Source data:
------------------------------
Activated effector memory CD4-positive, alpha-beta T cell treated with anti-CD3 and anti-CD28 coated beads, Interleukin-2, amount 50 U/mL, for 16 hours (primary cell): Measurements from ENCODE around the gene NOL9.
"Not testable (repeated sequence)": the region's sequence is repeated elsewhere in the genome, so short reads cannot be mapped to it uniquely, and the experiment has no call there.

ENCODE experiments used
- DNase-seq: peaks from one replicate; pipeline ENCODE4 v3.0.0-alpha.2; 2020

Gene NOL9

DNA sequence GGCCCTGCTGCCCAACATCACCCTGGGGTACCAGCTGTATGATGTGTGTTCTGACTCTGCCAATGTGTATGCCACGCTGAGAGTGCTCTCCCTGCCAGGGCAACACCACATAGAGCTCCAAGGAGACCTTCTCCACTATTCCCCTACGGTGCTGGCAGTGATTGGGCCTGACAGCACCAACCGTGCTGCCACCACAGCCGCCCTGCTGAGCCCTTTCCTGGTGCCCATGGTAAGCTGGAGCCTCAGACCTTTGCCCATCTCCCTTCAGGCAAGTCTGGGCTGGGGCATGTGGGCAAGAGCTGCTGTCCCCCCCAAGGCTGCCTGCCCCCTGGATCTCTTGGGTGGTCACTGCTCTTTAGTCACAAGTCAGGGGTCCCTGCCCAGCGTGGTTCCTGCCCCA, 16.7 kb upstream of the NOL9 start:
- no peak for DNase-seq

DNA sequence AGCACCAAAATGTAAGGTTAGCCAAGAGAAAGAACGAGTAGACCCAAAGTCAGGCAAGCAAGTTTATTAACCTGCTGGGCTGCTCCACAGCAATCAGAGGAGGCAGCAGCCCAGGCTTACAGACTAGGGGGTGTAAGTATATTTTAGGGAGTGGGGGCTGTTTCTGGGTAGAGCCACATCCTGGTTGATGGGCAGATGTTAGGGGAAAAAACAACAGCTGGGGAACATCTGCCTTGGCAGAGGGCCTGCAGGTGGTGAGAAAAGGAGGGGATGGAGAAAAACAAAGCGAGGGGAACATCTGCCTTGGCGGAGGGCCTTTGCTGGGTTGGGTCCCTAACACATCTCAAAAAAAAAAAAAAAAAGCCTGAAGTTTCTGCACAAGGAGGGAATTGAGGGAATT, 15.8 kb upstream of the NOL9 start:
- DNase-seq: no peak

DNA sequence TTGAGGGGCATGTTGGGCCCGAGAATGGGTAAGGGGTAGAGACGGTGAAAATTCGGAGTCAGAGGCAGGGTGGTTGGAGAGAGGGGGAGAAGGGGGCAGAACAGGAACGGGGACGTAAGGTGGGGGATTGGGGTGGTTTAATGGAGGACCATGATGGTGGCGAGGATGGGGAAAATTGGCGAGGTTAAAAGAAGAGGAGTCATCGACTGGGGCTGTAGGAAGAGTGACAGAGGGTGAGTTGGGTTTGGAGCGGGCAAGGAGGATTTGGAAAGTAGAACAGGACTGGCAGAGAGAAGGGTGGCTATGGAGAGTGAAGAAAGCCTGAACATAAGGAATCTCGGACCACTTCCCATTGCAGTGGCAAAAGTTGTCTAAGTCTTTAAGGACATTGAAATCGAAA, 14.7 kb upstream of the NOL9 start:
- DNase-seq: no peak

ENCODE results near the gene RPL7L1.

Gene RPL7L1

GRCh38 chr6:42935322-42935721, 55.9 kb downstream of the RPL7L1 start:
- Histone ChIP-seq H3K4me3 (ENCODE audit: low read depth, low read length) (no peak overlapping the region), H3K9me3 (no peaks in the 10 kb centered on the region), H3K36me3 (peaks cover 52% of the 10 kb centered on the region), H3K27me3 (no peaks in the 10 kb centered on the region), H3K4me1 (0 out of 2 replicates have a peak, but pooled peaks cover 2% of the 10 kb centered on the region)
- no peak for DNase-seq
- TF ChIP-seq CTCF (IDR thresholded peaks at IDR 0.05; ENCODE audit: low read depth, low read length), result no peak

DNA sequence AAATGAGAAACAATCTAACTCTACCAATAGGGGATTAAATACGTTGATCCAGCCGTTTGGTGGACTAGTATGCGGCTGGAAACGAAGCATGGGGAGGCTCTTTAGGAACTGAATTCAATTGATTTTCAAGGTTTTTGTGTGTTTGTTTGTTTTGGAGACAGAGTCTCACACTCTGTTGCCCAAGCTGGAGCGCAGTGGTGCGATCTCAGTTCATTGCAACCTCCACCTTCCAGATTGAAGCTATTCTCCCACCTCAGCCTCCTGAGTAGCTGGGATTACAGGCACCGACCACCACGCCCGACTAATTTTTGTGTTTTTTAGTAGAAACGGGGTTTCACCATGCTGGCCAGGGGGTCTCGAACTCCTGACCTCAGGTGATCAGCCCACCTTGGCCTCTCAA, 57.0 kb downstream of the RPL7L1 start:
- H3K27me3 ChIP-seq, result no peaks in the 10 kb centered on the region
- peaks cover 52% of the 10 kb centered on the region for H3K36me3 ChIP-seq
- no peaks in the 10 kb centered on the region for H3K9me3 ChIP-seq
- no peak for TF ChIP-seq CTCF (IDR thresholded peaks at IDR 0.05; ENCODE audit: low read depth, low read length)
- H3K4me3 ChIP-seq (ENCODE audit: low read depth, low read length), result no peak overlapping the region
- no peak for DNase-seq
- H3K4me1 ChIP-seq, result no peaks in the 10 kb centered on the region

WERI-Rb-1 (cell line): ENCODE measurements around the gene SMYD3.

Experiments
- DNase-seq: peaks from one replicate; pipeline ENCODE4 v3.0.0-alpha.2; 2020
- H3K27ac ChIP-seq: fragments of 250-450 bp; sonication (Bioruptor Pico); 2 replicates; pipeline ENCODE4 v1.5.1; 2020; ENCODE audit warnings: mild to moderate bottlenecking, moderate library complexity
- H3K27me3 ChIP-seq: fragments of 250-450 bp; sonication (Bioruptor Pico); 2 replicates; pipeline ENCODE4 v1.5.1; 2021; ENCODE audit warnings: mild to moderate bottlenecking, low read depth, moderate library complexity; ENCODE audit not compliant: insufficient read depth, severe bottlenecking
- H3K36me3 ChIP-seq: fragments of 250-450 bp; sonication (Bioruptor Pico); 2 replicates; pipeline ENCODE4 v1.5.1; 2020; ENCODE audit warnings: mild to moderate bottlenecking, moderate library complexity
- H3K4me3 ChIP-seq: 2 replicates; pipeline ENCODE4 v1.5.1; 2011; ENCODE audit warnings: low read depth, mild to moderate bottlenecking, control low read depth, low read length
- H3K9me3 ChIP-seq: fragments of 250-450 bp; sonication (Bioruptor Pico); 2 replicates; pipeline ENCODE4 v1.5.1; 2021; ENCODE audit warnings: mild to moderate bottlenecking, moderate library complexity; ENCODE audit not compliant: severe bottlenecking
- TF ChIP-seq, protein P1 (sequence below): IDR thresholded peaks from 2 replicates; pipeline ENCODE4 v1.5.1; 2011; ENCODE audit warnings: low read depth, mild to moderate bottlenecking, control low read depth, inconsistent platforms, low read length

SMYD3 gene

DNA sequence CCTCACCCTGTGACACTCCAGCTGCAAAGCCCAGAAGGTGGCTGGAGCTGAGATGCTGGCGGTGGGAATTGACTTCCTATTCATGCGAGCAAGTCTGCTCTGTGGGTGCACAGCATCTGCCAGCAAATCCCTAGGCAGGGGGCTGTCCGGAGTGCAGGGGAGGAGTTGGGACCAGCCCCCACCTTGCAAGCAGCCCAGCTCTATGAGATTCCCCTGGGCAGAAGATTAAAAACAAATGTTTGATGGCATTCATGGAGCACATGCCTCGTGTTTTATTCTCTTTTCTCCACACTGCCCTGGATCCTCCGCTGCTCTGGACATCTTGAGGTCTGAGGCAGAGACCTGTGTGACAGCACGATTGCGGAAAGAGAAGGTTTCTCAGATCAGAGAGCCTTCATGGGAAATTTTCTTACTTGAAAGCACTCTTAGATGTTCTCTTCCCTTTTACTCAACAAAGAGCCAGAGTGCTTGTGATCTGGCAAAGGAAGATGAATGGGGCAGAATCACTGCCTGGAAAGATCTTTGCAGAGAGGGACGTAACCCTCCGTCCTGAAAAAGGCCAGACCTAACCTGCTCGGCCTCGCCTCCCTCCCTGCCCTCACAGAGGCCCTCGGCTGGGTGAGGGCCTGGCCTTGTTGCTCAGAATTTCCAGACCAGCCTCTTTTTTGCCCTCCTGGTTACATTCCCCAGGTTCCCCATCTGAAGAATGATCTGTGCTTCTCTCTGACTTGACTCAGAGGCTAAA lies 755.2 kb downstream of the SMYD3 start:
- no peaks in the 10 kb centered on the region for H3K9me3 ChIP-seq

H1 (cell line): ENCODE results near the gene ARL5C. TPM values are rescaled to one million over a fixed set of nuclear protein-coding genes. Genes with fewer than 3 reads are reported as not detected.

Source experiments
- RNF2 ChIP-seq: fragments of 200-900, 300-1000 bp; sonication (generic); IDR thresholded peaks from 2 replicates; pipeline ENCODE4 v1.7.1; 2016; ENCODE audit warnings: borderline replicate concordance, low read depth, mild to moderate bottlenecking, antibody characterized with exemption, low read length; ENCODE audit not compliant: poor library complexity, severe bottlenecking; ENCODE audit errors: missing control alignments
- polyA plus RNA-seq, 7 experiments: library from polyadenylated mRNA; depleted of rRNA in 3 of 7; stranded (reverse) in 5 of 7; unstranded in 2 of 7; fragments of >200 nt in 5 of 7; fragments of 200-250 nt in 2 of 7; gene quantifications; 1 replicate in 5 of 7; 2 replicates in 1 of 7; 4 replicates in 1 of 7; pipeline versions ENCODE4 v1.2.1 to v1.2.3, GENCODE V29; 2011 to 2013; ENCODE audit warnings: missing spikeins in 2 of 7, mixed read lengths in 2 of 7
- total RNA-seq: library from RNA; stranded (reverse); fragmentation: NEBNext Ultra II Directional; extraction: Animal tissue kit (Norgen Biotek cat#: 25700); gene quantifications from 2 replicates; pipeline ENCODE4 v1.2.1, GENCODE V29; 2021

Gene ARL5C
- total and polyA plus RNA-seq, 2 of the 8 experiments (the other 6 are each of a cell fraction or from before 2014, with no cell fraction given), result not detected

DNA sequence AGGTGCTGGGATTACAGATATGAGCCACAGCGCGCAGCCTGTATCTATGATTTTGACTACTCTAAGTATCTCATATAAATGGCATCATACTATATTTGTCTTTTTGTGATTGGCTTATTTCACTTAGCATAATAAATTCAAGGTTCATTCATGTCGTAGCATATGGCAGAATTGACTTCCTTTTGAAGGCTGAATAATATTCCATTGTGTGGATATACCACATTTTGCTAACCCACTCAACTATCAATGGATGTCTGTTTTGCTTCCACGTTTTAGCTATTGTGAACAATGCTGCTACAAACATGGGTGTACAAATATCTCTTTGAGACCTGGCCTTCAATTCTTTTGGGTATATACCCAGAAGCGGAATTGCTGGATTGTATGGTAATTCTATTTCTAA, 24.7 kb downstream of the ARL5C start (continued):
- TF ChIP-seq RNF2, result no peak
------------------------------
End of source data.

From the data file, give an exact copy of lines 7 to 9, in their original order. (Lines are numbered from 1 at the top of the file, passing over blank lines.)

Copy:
- no peak for DNase-seq

DNA sequence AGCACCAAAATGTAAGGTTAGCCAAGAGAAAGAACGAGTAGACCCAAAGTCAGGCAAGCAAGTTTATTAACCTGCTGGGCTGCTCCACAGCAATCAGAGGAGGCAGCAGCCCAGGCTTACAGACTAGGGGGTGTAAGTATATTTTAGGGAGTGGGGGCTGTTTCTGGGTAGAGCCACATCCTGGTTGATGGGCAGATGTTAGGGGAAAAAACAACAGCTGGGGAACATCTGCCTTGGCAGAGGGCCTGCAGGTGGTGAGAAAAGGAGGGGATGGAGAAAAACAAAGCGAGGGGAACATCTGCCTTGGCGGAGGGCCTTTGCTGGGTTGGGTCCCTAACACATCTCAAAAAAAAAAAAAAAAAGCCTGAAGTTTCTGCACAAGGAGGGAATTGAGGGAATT, 15.8 kb upstream of the NOL9 start:
- DNase-seq: no peak